CONLANG Digest - 13 Jan 2000 to 14 Jan 2000 (#2000-15)
|From:||Muke Tever <alrivera@...>|
|Date:||Saturday, January 15, 2000, 6:54|
> From: "Daniel A. Wier" <dawier@...>
> Subject: Re: Non-phonetic alphabets?
> >From: Muke Tever <alrivera@...>
> >Can anyone here think of a reason for a language to develop a kind of
> >non-phonetic alphabet--that is, one having no relation whatever to theway
> >it is spoken?
> Sorry, it's been done already. It's called English. ;)
Aw, you got at least _vague_ relations in English.. ;)
> >The only ways I can think of it might occur are
> >- pictograms (not actually alphabetic, but...)
> >- a kind of extreme borrowing (the written language borrowed entirelyfrom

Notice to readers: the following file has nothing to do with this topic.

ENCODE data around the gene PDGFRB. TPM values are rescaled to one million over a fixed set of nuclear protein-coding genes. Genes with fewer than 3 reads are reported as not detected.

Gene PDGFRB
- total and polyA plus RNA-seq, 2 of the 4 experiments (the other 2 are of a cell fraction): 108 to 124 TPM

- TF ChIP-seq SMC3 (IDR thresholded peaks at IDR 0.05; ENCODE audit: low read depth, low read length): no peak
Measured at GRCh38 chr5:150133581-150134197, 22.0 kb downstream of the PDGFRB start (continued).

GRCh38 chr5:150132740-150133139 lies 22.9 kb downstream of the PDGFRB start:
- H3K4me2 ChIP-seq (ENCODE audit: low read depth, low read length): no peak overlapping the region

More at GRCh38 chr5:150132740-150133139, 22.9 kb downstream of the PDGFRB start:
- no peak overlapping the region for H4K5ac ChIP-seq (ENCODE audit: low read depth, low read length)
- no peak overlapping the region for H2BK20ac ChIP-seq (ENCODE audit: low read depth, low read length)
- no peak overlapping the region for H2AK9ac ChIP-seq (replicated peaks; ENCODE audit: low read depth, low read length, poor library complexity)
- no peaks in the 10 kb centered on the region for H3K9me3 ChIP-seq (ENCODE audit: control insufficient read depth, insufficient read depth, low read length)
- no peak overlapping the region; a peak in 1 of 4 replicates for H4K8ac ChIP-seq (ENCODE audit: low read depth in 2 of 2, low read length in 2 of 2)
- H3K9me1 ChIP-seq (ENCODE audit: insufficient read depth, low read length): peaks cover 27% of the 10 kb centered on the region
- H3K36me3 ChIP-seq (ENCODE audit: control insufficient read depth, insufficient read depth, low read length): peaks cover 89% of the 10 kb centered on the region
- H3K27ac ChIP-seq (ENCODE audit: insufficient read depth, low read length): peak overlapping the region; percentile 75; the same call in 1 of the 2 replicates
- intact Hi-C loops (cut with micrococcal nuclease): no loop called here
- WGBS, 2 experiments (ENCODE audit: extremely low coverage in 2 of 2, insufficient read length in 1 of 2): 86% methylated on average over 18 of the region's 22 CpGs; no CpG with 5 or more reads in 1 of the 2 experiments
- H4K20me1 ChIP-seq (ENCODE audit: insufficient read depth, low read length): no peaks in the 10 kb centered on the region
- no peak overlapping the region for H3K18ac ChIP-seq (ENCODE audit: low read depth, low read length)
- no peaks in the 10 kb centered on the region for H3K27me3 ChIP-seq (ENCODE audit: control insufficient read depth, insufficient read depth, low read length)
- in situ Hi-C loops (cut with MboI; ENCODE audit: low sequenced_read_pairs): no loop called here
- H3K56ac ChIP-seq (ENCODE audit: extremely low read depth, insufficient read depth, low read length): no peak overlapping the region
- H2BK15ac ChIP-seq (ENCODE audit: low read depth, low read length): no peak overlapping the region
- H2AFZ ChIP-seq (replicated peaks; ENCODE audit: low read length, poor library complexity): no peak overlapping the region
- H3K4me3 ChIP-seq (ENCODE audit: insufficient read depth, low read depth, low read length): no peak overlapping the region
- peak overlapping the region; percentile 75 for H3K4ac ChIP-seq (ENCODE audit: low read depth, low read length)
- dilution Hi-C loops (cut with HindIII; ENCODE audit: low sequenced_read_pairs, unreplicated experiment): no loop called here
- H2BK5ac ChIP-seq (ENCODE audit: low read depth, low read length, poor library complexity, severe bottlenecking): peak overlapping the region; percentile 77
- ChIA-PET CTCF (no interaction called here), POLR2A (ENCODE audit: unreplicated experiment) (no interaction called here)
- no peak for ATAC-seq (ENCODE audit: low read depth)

> >an other, preferably unrelated language).
I can add to this:
- evolution (the written language stays fossilized while the spoken language
mutates beyond recognition)
- unspoken languages (writing for peoples ordinarily communicating with sign
languages or mental telepathy or such)
[I hadn't even thought of this when I made the post, but this last was the
reason I had already come up with for my current project... They didn't have
need of speech, but still needed to make things like signs and keep records.
Long afterwards, from necessity, they'll learn phonetics and convert their
written writing into a spoken language.]
> Other than the obvious Chinese, there's a script out there called
> Blissymbolics, which uses a pictographic/ideographic symbol system in many
> juxtapositions to indicate many different lexical meanings. Works a lot
> like Chinese too! I forgot where the homepage was that I found, but do a
> Yahoo! search and you'll find some good info. It's pretty neat, except I
> have no use whatsoever for it (I use a modified Arabic withDevanagari-like
> borrowings for a personal shorthand).
I'll look it up.